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Frenchman
     

Frenchman

by Elizabeth Hand
 

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The signs are everywhere. A stripper's mutilated corpse. Prophecies scrawled on a highway overpass. The living dead interred in homemade coffins beside a freezing river. Darkness visible is stalking Seattle's sexual underground, and the police can't stop it.

Frank Black quit the Bureau and moved his wife and daughter to Seattle to keep them safe. But it may be

Overview

The signs are everywhere. A stripper's mutilated corpse. Prophecies scrawled on a highway overpass. The living dead interred in homemade coffins beside a freezing river. Darkness visible is stalking Seattle's sexual underground, and the police can't stop it.

Frank Black quit the Bureau and moved his wife and daughter to Seattle to keep them safe. But it may be too late. As the millennium approaches, the darkness only he can see has followed him. Now, Frank Black and the enigmatic Millennium Group are pitted against a tormented serial killer whose visions mirror Frank's own: the death throes of a world - our world - spinning into the abyss.

Based on the highest-rated pilot in Fox television history, this premier Millennium novelization by award-winning author Elizabeth Hand, captures the vision and excitement of the original script by The X-Files creator, Chris Carter.

Editorial Reviews

VOYA - Judy Sasges
When the body of a Seattle stripper is found, sans head and fingers, the police are appalled at the viciousness of the crime. Following the discovery of another mutilated body, they know a serial killer is on the loose. Enter Frank Black, newly relocated to Seattle and an investigator who works with the underground Millennium group, a secret organization dedicated to fighting the forces of darkness. Frank has visions of both murderer and victim. He can solve the crime but must first gain the confidence of the police without disclosing his psychic ability. This novel, based on the TV show pilot, is a fast, sometimes brutal read. There is no depth to any of the characters, the situation is standard television, and the resolution is intended to hook the viewer/reader into coming back for more. There is implied sleazy sex (the scenes with the stripper), gore (victims buried alive with their eyes and mouths sewn shut), and a psycho who preys on those he deems immoral. There is an abundance of violent imagery as both Frank and the Frenchman, the perpetrator, share their visions. Neither Frank nor the Frenchman exhibit any intriguing personality traits. In fact, the Frenchman, with his warped view of saving the world, is the kind of character found in the far more developed novels of King and Koontz. The ending here is abrupt, and loose ends are left dangling. Two chapters of the next installment are included as teasers. Unless the reader is a fan of the series, there is nothing to recommend this novel. The Millennium group remains an intentional shadow, and the reader is never quite sure what the group represents. Frank's family is obviously in danger because of his association with the Millennium, but that will be addressed in a future novel (the foreshadowing is impossible to miss). The murderer is apprehended in a way that would happen only on TV. Although there are several Millennium Web sites to support its popularity, pass on this marketing ploy unless you have series watchers who want to rehash old plots-this is a case where the movie, or, rather TV episode, must be better than the book. The few people I know who watch the series had no interest in reading this novelization. VOYA Codes: 2Q 2P S (Better editing or work by the author might have warranted a 3Q, For the YA with a special interest in the subject, Senior High-defined as grades 10 to 12).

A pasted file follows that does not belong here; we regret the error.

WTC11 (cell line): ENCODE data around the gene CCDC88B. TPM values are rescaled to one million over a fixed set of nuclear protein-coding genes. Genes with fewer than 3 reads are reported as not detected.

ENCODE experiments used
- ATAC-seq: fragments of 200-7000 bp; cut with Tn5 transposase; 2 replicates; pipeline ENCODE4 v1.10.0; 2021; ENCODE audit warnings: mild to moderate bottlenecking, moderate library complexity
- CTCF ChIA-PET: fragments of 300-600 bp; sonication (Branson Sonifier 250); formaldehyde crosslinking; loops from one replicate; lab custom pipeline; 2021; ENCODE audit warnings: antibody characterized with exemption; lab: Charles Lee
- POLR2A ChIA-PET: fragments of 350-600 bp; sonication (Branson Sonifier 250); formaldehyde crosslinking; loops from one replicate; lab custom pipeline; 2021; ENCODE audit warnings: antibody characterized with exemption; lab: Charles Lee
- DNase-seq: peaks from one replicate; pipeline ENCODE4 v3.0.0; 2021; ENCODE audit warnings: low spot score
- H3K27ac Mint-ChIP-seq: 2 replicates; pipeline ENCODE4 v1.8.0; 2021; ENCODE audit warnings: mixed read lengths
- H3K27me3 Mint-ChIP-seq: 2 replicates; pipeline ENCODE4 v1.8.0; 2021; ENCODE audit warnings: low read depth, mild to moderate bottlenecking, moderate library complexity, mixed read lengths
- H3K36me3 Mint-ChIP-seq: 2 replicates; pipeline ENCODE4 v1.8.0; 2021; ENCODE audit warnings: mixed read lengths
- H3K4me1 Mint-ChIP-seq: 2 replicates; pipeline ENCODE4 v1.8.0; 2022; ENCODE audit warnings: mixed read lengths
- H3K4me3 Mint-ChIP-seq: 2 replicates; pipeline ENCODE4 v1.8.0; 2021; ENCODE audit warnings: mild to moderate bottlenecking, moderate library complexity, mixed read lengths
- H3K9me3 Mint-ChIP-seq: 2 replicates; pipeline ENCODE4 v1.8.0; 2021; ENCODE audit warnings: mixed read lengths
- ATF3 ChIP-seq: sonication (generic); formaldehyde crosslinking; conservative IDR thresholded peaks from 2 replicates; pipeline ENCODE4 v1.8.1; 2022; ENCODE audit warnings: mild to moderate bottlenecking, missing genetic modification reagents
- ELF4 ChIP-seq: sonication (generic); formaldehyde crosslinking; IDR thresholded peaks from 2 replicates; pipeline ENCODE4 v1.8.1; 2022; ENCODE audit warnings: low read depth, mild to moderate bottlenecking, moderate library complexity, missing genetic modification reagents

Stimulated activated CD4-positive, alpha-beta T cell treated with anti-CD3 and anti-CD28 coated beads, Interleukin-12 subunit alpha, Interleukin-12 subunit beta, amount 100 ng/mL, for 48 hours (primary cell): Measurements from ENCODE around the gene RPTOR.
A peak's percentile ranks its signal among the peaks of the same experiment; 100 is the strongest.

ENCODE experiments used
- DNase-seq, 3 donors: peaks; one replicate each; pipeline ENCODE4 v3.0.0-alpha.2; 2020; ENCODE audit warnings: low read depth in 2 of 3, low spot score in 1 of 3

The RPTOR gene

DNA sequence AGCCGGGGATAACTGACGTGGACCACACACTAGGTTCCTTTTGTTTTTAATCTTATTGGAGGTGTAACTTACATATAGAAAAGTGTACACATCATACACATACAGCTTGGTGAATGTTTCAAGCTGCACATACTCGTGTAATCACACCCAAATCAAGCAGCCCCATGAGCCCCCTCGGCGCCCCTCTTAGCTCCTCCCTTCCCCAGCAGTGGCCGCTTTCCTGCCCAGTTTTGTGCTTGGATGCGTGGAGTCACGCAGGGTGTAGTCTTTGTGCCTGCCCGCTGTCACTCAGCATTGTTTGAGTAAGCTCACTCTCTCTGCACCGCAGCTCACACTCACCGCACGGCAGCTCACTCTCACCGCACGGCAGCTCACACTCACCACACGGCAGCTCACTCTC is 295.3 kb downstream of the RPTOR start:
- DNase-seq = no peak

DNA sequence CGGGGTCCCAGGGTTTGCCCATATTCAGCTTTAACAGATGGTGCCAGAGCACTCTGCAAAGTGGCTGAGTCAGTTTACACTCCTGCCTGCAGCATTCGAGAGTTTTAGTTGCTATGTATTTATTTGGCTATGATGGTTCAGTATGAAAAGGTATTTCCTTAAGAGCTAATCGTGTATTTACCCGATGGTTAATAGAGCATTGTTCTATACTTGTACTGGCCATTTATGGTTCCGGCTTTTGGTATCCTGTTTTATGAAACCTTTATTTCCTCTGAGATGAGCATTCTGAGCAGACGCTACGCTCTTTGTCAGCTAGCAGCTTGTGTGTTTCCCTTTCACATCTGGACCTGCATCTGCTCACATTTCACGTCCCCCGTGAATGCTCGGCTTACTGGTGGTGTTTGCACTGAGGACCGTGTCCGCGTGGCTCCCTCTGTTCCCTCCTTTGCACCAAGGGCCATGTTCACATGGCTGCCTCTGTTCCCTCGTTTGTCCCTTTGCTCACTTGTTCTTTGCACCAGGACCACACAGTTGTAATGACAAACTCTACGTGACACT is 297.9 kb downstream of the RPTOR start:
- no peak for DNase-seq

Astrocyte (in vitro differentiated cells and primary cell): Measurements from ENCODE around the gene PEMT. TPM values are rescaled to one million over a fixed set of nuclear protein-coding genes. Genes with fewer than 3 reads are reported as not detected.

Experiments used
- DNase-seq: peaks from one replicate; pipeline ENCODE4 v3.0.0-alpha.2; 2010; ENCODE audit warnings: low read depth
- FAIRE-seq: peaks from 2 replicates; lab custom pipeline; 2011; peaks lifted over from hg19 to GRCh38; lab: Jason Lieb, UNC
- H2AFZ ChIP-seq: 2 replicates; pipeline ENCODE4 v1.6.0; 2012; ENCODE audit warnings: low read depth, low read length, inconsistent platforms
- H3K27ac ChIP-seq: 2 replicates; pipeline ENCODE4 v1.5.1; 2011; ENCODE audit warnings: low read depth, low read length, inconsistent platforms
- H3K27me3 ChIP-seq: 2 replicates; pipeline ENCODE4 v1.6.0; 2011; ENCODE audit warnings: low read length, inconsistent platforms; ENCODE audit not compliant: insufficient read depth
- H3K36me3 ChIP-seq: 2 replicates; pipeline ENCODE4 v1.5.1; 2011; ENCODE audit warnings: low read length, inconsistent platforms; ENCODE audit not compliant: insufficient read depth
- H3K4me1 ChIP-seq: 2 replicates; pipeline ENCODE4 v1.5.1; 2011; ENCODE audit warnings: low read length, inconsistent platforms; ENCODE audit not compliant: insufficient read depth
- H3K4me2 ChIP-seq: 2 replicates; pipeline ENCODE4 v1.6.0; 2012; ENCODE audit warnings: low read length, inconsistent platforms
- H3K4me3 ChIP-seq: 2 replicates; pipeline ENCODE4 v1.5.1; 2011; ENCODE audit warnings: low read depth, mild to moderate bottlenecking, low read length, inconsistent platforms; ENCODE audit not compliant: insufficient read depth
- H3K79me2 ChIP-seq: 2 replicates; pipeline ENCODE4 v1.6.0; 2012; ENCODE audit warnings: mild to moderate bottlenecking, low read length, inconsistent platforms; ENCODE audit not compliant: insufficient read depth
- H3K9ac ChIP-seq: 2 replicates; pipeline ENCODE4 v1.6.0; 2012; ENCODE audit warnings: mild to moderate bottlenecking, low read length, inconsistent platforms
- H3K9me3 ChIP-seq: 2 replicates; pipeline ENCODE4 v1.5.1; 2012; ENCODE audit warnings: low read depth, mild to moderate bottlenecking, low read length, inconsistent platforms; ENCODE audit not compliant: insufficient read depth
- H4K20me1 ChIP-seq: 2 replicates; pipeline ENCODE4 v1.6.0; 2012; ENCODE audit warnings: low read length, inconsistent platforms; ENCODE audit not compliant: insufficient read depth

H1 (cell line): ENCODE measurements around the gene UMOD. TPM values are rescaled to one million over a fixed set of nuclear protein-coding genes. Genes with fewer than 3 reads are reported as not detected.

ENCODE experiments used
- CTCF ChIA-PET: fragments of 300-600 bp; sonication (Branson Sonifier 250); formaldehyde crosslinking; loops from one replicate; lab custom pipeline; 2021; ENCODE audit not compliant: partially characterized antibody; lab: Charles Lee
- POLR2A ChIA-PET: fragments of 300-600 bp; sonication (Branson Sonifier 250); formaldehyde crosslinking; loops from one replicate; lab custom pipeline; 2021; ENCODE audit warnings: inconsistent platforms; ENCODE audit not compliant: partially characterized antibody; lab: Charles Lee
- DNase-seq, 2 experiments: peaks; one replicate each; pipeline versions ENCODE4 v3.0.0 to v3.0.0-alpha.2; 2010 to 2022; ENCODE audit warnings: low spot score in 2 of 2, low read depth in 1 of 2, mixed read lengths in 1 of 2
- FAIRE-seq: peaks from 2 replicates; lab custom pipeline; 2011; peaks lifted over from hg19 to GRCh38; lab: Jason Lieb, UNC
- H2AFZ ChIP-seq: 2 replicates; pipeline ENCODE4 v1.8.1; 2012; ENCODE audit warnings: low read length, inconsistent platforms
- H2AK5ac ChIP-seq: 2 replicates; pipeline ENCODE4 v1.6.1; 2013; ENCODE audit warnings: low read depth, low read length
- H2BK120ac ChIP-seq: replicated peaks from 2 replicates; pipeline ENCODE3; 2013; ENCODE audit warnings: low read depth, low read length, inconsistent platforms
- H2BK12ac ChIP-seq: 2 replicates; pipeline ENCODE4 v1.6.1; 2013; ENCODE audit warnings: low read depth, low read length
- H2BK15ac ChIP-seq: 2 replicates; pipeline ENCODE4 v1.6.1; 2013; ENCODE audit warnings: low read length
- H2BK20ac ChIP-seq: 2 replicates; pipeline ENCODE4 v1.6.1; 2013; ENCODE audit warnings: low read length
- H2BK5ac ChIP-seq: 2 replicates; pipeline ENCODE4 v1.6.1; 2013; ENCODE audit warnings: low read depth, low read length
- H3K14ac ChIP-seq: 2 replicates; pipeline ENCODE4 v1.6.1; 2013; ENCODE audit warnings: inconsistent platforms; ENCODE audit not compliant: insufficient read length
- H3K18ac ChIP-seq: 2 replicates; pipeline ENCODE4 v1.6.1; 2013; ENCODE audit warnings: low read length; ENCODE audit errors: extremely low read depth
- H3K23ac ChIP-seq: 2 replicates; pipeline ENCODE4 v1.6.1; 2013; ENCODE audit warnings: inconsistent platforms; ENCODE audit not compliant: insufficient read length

Product Details

ISBN-13:
9780061058004
Publisher:
HarperCollins Publishers
Publication date:
05/15/1997
Pages:
256
Product dimensions:
4.19(w) x 6.77(h) x 0.74(d)

Meet the Author

A New York Times notable and multiple award– winning author, Elizabeth Hand has written seven novels, including the cult classic Waking the Moon, and short-story collections. She is a longtime contributor to numerous publications, including the Washington Post Book World and the Village Voice Literary Supplement. She and her two children divide their time between the coast of Maine and North London.

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